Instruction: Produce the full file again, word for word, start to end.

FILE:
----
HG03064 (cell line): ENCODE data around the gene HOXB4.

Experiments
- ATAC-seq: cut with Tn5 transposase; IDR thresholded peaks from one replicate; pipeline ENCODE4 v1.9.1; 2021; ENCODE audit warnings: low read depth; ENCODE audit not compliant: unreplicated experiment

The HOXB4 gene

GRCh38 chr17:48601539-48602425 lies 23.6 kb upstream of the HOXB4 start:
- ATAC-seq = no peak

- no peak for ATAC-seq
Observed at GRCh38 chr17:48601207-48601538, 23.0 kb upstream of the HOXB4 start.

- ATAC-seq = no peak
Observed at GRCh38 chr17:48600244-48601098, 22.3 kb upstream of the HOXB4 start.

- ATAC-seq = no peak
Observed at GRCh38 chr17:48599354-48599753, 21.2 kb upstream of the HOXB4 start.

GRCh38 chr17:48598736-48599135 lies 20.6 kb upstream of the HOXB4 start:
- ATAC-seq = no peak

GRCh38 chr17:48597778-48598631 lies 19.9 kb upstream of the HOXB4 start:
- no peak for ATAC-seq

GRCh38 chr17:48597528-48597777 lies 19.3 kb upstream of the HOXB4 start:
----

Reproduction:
HG03064 (cell line): ENCODE data around the gene HOXB4.

Experiments
- ATAC-seq: cut with Tn5 transposase; IDR thresholded peaks from one replicate; pipeline ENCODE4 v1.9.1; 2021; ENCODE audit warnings: low read depth; ENCODE audit not compliant: unreplicated experiment

The HOXB4 gene

GRCh38 chr17:48601539-48602425 lies 23.6 kb upstream of the HOXB4 start:
- ATAC-seq = no peak

- no peak for ATAC-seq
Observed at GRCh38 chr17:48601207-48601538, 23.0 kb upstream of the HOXB4 start.

- ATAC-seq = no peak
Observed at GRCh38 chr17:48600244-48601098, 22.3 kb upstream of the HOXB4 start.

- ATAC-seq = no peak
Observed at GRCh38 chr17:48599354-48599753, 21.2 kb upstream of the HOXB4 start.

GRCh38 chr17:48598736-48599135 lies 20.6 kb upstream of the HOXB4 start:
- ATAC-seq = no peak

GRCh38 chr17:48597778-48598631 lies 19.9 kb upstream of the HOXB4 start:
- no peak for ATAC-seq

GRCh38 chr17:48597528-48597777 lies 19.3 kb upstream of the HOXB4 start: